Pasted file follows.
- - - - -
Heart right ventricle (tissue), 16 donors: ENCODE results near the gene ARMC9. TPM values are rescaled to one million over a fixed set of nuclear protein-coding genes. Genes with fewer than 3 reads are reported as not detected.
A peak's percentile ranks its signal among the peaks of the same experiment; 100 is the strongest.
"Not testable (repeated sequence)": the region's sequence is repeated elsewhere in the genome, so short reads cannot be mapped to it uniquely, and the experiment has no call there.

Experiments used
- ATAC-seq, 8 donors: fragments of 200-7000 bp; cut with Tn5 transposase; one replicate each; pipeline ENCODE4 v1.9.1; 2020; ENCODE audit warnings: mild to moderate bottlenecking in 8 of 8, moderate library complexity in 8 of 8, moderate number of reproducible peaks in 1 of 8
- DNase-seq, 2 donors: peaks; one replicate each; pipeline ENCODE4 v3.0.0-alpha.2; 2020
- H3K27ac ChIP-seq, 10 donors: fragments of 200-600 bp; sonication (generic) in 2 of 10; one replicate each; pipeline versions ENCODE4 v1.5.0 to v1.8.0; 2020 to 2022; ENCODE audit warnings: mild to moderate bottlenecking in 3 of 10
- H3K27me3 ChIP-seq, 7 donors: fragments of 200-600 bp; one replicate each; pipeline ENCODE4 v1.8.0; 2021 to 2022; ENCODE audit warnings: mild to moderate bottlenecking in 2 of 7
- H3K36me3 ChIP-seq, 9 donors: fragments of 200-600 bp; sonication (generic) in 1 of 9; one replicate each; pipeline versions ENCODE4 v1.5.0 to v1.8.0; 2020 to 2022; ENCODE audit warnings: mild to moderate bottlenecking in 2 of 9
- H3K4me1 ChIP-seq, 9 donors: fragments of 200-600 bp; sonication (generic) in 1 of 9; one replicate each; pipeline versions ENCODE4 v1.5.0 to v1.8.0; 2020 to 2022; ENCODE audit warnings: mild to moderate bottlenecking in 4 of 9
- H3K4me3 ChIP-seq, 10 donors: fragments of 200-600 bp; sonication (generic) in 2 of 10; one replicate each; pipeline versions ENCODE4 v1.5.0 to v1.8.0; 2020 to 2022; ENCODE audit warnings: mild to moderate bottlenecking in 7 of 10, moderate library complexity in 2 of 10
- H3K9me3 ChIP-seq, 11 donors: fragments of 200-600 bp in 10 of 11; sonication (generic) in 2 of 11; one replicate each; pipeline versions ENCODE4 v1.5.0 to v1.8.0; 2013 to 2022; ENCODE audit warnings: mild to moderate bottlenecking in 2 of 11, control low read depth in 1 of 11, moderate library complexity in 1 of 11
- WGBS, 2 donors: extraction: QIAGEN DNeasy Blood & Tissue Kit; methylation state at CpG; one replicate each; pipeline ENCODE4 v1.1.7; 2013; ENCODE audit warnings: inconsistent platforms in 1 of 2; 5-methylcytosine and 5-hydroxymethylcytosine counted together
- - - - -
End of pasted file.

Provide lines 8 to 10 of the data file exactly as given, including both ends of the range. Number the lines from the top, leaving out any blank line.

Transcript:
- H3K27me3 ChIP-seq, 7 donors: fragments of 200-600 bp; one replicate each; pipeline ENCODE4 v1.8.0; 2021 to 2022; ENCODE audit warnings: mild to moderate bottlenecking in 2 of 7
- H3K36me3 ChIP-seq, 9 donors: fragments of 200-600 bp; sonication (generic) in 1 of 9; one replicate each; pipeline versions ENCODE4 v1.5.0 to v1.8.0; 2020 to 2022; ENCODE audit warnings: mild to moderate bottlenecking in 2 of 9
- H3K4me1 ChIP-seq, 9 donors: fragments of 200-600 bp; sonication (generic) in 1 of 9; one replicate each; pipeline versions ENCODE4 v1.5.0 to v1.8.0; 2020 to 2022; ENCODE audit warnings: mild to moderate bottlenecking in 4 of 9